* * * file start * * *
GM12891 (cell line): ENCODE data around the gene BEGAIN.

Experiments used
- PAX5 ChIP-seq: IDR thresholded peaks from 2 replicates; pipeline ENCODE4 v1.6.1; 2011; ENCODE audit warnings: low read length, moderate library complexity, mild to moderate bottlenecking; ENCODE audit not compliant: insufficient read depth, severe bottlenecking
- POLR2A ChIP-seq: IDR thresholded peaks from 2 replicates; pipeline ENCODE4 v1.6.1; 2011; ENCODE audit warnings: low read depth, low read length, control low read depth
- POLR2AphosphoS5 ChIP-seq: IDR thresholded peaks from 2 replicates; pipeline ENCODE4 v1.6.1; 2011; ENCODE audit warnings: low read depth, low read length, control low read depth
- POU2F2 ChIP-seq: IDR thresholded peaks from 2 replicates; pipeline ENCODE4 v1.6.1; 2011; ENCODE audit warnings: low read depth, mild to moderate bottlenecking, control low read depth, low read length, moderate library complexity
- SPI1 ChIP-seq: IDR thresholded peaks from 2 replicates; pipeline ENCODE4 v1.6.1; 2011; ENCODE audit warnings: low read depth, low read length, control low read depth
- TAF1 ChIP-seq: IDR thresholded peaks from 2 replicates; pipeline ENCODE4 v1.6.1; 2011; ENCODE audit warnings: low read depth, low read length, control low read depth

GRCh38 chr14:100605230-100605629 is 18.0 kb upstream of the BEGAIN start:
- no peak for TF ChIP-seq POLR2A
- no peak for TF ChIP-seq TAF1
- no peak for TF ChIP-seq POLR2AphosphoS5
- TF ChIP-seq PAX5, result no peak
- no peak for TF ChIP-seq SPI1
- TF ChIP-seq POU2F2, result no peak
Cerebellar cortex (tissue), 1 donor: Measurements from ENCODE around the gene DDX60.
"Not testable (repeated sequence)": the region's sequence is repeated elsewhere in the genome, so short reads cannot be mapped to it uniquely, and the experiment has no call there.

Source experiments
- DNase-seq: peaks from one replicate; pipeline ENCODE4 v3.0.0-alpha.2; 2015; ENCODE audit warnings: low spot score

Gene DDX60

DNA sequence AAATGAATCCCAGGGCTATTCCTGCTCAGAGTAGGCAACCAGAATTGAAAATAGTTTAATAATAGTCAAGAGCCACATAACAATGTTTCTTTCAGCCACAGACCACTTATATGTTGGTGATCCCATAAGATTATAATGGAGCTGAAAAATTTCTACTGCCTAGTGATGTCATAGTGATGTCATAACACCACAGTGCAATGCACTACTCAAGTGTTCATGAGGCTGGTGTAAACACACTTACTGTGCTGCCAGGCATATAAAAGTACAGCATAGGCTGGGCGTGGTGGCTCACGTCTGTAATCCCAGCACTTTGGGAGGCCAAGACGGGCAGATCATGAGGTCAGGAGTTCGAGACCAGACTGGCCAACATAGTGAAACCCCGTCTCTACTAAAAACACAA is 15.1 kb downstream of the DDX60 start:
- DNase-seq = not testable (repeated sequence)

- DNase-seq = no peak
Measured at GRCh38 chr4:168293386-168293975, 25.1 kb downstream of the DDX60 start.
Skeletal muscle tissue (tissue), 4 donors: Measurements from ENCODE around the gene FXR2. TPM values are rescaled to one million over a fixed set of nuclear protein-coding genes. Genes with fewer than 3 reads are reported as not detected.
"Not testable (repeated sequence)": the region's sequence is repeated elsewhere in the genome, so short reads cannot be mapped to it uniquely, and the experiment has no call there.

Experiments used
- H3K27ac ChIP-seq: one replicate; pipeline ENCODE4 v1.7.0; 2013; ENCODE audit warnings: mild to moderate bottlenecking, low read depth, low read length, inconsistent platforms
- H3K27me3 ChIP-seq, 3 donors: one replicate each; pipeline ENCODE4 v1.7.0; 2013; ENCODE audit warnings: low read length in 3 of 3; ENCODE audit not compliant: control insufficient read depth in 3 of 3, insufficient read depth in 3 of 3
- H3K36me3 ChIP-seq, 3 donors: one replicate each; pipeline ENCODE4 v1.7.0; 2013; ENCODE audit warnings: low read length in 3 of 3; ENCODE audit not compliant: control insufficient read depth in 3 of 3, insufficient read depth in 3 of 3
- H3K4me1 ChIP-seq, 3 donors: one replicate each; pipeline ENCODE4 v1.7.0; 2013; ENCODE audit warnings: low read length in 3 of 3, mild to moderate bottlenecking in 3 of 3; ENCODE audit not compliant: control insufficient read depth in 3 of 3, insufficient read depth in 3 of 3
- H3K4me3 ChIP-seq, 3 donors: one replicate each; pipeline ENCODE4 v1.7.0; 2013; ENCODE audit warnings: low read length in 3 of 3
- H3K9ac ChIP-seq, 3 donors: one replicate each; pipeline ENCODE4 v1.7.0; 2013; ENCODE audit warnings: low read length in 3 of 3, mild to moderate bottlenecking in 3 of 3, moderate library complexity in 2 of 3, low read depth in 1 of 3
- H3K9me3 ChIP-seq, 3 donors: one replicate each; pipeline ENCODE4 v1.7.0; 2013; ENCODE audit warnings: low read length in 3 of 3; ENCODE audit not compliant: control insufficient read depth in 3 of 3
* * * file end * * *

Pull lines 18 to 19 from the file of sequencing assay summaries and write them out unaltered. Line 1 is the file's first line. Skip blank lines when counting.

Source experiments
- DNase-seq: peaks from one replicate; pipeline ENCODE4 v3.0.0-alpha.2; 2015; ENCODE audit warnings: low spot score